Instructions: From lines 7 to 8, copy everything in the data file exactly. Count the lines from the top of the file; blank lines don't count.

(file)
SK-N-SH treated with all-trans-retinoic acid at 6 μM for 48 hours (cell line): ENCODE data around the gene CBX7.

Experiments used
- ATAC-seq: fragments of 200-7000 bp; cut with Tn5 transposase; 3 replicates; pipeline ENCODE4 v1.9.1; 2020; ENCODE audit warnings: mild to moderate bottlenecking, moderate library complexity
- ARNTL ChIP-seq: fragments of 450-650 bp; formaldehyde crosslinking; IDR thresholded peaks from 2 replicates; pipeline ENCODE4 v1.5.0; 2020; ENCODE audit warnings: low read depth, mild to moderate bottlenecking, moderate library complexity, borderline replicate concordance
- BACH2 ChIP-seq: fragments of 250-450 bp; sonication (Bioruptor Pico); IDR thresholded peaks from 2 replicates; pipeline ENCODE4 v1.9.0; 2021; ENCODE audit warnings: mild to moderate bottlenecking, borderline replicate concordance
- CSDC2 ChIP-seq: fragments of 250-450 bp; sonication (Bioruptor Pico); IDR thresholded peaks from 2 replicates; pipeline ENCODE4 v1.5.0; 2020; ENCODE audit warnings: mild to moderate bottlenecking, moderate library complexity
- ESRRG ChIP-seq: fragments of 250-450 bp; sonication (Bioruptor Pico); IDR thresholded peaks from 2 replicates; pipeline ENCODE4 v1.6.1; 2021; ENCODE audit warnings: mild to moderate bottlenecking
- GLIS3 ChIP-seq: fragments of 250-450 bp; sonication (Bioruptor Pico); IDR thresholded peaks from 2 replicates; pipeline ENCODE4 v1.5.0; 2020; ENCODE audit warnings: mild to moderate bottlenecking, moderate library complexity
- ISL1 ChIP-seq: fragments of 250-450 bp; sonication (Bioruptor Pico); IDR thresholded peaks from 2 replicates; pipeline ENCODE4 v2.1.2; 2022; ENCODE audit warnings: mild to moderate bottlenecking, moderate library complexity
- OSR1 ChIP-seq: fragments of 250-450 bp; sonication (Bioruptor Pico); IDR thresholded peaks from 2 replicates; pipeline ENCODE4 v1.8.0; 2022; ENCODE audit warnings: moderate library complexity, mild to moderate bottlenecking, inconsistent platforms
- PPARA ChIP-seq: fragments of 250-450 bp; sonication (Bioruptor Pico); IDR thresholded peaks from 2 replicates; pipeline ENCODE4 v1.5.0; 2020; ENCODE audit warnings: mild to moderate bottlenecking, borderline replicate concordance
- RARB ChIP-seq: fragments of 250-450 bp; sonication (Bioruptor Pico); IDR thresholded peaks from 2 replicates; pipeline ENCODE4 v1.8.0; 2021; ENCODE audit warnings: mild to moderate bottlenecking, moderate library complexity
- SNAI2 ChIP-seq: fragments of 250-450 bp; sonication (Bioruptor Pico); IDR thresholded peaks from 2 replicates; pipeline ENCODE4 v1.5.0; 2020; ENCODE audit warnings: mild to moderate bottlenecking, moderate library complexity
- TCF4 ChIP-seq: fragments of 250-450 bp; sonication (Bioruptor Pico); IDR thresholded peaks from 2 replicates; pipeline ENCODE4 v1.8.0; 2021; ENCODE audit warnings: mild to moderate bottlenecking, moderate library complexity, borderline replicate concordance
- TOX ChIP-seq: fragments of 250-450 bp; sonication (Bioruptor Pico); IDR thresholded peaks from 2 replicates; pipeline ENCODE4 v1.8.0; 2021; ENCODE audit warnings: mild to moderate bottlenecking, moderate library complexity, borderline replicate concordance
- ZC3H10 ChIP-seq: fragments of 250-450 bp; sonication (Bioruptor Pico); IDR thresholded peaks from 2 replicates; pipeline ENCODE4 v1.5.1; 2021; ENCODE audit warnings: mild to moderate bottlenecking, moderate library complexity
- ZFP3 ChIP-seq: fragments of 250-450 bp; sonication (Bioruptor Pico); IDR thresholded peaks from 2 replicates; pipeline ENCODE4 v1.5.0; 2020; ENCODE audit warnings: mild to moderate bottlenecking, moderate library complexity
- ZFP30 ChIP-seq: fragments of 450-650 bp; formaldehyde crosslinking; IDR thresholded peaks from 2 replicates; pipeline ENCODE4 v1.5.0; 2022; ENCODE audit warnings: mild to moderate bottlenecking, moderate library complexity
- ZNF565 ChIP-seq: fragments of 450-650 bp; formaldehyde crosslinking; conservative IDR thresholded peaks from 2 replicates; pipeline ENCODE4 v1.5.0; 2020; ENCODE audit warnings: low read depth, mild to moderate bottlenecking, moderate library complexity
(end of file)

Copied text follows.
- ESRRG ChIP-seq: fragments of 250-450 bp; sonication (Bioruptor Pico); IDR thresholded peaks from 2 replicates; pipeline ENCODE4 v1.6.1; 2021; ENCODE audit warnings: mild to moderate bottlenecking
- GLIS3 ChIP-seq: fragments of 250-450 bp; sonication (Bioruptor Pico); IDR thresholded peaks from 2 replicates; pipeline ENCODE4 v1.5.0; 2020; ENCODE audit warnings: mild to moderate bottlenecking, moderate library complexity